- © 2015 by the Seismological Society of America
Online Material: Tables of abridged data from “Did You Feel It?” reports.
The sparsely populated region of Haida Gwaii, British Columbia, Canada (formerly known as the Queen Charlotte Islands) was struck on 27 October 2012 by a magnitude (Mw) 7.8 earthquake—the second largest earthquake in Canada’s written history. It was felt throughout British Columbia and into neighboring provinces, territories, and states, as far as 1600 km from the event’s rupture zone. Throughout Haida Gwaii, the shaking reportedly lasted 1.5–2 min, with about 30 s of especially strong shaking. Despite there being only light building damage and few, minor injuries, many of the inhabitants of Haida Gwaii found the earthquake and its numerous aftershocks to be a truly upsetting experience. Through public meetings and face‐to‐face interviews, the first author and other scientific presenters endeavored to mitigate the earthquakes’ psychosocial impacts. Myths and misconceptions regarding earthquakes and tsunamis had to be addressed diligently. Lessons learned might be applied to future significant geohazard events, and we provide a summary of those lessons here.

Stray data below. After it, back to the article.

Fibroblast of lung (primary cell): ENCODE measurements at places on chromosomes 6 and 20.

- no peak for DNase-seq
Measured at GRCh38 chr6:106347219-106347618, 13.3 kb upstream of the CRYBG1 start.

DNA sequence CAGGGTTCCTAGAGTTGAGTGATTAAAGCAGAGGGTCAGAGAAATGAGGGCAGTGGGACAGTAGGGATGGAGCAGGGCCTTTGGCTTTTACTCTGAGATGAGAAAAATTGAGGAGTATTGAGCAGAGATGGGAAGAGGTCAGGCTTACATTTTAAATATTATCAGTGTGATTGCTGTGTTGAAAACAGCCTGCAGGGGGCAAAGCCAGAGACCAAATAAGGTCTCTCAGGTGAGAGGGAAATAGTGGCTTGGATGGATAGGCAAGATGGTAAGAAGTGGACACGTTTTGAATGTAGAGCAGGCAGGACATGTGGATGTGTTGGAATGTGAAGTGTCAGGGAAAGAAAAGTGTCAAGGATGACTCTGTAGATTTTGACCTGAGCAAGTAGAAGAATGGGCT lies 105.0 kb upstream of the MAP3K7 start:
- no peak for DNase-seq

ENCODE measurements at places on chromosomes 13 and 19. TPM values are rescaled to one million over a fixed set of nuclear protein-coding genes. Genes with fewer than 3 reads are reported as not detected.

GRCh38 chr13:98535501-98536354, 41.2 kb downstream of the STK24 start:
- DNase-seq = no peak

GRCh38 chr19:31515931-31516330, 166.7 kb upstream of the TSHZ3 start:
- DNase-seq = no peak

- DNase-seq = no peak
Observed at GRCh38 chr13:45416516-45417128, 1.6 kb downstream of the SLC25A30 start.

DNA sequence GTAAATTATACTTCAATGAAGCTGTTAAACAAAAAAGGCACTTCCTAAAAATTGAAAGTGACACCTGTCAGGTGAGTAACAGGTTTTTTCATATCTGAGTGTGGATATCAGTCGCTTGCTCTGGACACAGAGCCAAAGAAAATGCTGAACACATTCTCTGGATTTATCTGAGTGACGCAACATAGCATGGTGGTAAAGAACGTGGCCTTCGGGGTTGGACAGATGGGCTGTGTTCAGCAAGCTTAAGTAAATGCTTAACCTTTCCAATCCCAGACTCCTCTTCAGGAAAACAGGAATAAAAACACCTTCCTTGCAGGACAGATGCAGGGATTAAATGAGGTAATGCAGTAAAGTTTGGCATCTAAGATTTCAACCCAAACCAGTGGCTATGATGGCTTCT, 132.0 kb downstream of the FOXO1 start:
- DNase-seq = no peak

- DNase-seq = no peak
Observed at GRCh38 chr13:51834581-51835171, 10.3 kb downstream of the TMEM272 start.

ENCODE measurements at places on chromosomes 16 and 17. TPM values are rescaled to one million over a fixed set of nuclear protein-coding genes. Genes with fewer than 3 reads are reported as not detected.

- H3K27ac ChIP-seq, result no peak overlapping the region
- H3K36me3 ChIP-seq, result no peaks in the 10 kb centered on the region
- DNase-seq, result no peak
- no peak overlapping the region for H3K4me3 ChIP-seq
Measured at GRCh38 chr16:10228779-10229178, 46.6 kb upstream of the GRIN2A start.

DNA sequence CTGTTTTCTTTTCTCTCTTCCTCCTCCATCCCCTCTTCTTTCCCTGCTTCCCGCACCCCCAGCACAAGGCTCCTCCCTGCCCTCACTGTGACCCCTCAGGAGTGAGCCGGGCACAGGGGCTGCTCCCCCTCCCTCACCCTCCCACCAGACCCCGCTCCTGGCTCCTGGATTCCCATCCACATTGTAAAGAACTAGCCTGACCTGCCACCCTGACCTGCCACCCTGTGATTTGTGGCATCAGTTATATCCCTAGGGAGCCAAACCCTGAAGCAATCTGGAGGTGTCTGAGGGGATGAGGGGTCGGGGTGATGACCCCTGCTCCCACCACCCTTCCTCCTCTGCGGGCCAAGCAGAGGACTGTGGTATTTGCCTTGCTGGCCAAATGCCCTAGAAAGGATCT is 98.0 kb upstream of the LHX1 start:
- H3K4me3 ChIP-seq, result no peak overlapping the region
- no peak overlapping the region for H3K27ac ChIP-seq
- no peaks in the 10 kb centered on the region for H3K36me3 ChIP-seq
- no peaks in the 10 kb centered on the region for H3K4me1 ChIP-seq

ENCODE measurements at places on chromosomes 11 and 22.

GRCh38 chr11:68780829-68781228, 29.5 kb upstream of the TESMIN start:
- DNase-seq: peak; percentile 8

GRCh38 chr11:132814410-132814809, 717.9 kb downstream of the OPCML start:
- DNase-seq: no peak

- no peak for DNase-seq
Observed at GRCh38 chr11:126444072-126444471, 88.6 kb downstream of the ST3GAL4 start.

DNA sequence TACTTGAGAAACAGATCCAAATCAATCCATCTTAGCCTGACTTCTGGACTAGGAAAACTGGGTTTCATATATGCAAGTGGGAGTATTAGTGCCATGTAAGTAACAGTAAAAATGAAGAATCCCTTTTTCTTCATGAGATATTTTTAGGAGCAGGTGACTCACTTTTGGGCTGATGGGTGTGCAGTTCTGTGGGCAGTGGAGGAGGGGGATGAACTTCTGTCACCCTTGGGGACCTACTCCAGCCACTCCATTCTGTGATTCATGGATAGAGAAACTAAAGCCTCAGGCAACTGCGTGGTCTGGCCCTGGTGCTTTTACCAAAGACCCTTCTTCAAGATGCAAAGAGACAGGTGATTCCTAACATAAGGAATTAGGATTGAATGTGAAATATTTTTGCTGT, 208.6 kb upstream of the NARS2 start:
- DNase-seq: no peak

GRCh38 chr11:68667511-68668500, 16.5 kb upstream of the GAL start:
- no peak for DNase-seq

Haida Gwaii is an archipelago of roughly 150 islands, located off the coast of central British Columbia, Canada. Two dominant islands constitute the majority of Haida Gwaii’s landmass (Fig. 1); Graham Island in the north is separated from Moresby Island to the south by the narrow Skidegate Channel. Approximately 4800 people live on Haida Gwaii in the summer season, but it is estimated that fewer than 4500 were on the islands at the time of the earthquake. Six communities have been established on Haida Gwaii, with all but one of these situated on Graham Island. A relatively high proportion of inhabitants (roughly half) belong to First Nation communities, generally of the Haida Nation. The two main Haida communities are Skidegate, near the village of Queen Charlotte, and Massett, at the northern end of …